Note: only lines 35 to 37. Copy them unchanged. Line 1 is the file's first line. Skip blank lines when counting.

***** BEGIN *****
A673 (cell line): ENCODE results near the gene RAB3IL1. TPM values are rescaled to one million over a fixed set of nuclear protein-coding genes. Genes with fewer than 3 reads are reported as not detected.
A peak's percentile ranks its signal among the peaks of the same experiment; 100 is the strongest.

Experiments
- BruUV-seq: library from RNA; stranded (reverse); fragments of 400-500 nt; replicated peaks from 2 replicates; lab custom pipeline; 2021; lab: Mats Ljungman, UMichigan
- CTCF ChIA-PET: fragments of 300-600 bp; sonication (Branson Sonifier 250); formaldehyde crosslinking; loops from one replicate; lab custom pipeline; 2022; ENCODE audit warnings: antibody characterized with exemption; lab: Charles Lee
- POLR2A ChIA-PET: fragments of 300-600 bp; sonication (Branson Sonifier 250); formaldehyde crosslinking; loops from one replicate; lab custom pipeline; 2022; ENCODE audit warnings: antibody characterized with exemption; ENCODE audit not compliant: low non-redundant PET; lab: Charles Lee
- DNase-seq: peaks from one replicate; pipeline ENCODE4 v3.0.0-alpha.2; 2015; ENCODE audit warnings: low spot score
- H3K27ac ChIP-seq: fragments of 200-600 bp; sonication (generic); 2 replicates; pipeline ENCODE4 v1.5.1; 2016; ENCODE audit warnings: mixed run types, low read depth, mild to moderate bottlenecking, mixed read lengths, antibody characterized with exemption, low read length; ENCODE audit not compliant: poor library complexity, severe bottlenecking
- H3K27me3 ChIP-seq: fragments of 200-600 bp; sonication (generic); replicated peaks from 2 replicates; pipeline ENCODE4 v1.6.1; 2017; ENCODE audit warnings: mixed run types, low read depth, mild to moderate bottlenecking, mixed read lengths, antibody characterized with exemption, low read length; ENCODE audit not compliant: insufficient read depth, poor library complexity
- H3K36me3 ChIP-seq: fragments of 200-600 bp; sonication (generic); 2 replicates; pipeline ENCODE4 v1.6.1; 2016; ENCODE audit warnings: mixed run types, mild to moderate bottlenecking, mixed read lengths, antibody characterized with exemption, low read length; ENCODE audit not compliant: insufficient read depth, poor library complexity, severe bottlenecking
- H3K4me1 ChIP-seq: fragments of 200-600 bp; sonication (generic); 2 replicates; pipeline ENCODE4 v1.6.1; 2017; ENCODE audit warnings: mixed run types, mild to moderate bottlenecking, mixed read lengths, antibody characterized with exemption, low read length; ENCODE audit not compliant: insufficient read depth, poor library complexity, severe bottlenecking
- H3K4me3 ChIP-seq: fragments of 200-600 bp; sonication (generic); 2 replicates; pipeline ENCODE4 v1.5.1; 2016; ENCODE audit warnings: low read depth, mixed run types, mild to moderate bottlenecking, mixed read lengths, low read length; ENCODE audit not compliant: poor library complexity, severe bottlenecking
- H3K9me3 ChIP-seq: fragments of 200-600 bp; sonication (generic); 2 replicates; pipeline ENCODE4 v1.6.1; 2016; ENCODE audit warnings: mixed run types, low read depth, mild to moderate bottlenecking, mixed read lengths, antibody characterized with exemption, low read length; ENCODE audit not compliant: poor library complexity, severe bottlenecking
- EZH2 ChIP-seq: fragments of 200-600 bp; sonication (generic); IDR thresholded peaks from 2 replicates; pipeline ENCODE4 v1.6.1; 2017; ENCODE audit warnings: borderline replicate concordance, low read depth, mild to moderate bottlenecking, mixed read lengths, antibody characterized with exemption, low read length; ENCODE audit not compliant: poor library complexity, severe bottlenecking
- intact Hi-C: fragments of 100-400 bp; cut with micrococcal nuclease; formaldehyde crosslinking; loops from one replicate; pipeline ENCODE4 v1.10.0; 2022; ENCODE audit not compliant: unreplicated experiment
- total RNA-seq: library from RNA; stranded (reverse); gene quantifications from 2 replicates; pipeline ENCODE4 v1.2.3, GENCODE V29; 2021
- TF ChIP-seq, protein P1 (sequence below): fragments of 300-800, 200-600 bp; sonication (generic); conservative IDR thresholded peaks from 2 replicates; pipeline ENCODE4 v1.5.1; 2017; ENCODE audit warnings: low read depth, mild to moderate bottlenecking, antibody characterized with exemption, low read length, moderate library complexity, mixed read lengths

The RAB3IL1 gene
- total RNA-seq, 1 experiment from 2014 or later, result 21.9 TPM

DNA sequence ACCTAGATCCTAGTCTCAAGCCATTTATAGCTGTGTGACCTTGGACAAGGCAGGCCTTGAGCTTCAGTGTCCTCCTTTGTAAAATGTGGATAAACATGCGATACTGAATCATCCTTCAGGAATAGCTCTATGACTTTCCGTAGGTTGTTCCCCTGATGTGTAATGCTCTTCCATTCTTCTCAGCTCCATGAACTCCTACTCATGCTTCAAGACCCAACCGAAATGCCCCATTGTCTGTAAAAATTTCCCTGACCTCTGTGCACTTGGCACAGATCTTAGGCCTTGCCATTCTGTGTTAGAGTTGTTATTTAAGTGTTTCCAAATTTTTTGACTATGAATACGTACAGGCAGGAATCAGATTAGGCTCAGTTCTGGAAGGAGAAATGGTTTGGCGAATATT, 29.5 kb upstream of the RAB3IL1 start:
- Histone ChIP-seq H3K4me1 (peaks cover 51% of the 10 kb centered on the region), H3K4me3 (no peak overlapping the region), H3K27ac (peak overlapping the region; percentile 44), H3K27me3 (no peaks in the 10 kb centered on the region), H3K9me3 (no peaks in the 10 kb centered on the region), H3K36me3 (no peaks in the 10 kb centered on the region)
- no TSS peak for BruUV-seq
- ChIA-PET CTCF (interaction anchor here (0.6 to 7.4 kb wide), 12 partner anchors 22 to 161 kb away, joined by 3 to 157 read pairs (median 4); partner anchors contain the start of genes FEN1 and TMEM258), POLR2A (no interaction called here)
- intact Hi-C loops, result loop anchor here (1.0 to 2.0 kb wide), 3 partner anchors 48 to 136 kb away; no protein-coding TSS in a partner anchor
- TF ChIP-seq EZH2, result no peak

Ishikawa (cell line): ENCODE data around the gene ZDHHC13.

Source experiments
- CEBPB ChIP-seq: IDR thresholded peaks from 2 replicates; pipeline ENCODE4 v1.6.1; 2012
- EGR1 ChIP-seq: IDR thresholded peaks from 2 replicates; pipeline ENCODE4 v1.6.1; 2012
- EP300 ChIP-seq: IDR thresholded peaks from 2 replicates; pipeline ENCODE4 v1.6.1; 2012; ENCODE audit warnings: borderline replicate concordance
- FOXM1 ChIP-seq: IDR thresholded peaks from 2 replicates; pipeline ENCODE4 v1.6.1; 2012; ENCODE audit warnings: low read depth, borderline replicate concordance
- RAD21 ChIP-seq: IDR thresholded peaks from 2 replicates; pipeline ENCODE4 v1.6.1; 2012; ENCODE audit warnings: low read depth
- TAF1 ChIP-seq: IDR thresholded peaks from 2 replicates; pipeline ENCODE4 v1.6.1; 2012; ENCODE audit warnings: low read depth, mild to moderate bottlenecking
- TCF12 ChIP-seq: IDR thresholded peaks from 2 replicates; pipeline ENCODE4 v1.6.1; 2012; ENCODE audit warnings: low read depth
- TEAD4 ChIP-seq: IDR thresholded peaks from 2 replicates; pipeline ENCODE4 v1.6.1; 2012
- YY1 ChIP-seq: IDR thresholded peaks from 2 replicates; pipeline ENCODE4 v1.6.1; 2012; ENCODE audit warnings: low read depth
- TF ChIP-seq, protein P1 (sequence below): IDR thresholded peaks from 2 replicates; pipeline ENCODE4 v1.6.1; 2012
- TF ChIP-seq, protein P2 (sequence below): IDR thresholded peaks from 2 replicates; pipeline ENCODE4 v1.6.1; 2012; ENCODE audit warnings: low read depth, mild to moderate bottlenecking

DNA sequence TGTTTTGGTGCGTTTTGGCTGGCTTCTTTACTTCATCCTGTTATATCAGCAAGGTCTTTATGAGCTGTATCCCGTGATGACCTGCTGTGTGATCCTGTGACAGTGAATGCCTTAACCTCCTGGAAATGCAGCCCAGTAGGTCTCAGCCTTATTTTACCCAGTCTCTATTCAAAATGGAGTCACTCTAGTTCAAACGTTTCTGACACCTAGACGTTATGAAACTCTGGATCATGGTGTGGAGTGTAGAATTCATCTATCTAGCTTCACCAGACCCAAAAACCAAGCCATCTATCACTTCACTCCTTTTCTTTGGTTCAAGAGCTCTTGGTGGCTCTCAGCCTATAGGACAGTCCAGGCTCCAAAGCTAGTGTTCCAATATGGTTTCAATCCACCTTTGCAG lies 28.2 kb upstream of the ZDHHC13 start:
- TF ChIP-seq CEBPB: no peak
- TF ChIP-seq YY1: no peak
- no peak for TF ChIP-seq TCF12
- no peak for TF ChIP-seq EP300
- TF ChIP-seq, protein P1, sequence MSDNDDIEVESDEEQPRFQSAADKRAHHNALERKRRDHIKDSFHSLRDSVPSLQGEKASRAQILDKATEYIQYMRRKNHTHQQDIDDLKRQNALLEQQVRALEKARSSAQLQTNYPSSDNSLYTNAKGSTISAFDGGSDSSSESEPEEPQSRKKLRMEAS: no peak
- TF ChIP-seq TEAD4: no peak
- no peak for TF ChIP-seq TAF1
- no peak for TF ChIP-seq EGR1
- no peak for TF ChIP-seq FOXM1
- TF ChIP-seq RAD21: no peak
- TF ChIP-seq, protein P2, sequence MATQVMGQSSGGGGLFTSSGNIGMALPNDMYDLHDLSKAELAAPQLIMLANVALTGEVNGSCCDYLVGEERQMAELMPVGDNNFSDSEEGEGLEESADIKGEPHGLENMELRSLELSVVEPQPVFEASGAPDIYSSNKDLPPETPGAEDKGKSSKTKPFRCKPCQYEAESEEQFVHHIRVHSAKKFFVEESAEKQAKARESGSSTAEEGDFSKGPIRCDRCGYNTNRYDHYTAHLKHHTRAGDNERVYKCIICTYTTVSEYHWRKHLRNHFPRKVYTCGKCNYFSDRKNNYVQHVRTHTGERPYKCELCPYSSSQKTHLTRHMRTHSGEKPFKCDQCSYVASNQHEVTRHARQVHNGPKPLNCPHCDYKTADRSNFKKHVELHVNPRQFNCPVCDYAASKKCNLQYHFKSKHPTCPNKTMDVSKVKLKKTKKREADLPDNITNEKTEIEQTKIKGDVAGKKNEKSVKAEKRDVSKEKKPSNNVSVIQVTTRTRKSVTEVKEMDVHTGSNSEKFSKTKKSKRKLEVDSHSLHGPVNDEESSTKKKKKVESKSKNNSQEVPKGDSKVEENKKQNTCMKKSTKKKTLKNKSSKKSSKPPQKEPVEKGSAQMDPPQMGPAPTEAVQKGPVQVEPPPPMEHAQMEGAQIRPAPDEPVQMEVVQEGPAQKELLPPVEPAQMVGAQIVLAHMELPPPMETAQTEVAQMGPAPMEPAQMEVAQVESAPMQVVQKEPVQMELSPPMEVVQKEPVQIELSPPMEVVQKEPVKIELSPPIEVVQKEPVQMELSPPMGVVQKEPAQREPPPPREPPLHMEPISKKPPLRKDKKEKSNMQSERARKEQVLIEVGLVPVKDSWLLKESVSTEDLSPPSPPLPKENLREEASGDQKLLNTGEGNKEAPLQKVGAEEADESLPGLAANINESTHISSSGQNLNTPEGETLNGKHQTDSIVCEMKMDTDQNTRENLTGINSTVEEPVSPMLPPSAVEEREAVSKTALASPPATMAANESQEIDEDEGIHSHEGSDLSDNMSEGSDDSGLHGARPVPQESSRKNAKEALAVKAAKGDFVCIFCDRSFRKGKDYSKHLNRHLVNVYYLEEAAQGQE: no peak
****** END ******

- TEAD4 ChIP-seq: IDR thresholded peaks from 2 replicates; pipeline ENCODE4 v1.6.1; 2012
- YY1 ChIP-seq: IDR thresholded peaks from 2 replicates; pipeline ENCODE4 v1.6.1; 2012; ENCODE audit warnings: low read depth
- TF ChIP-seq, protein P1 (sequence below): IDR thresholded peaks from 2 replicates; pipeline ENCODE4 v1.6.1; 2012